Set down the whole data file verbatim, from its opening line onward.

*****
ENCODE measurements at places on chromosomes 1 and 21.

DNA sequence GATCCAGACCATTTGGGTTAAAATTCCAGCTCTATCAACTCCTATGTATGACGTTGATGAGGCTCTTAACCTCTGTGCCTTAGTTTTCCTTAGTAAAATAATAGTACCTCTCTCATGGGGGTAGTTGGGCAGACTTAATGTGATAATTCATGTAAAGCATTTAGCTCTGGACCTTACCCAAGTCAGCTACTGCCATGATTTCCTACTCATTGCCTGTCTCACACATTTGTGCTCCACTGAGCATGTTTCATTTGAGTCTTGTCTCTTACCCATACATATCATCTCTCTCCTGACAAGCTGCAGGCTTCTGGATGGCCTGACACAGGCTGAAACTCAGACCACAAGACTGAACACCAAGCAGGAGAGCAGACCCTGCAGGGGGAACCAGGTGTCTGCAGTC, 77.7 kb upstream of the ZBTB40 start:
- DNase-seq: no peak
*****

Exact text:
ENCODE measurements at places on chromosomes 1 and 21.

DNA sequence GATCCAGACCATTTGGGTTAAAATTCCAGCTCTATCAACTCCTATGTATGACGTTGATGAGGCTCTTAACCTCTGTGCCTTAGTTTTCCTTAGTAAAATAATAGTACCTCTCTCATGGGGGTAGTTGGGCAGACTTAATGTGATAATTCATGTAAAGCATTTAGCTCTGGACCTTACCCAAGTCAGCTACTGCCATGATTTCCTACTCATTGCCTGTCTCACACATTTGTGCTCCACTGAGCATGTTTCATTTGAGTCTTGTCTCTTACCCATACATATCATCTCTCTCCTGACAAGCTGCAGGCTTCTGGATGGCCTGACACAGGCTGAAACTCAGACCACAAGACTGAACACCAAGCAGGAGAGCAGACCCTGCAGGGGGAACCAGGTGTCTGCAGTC, 77.7 kb upstream of the ZBTB40 start:
- DNase-seq: no peak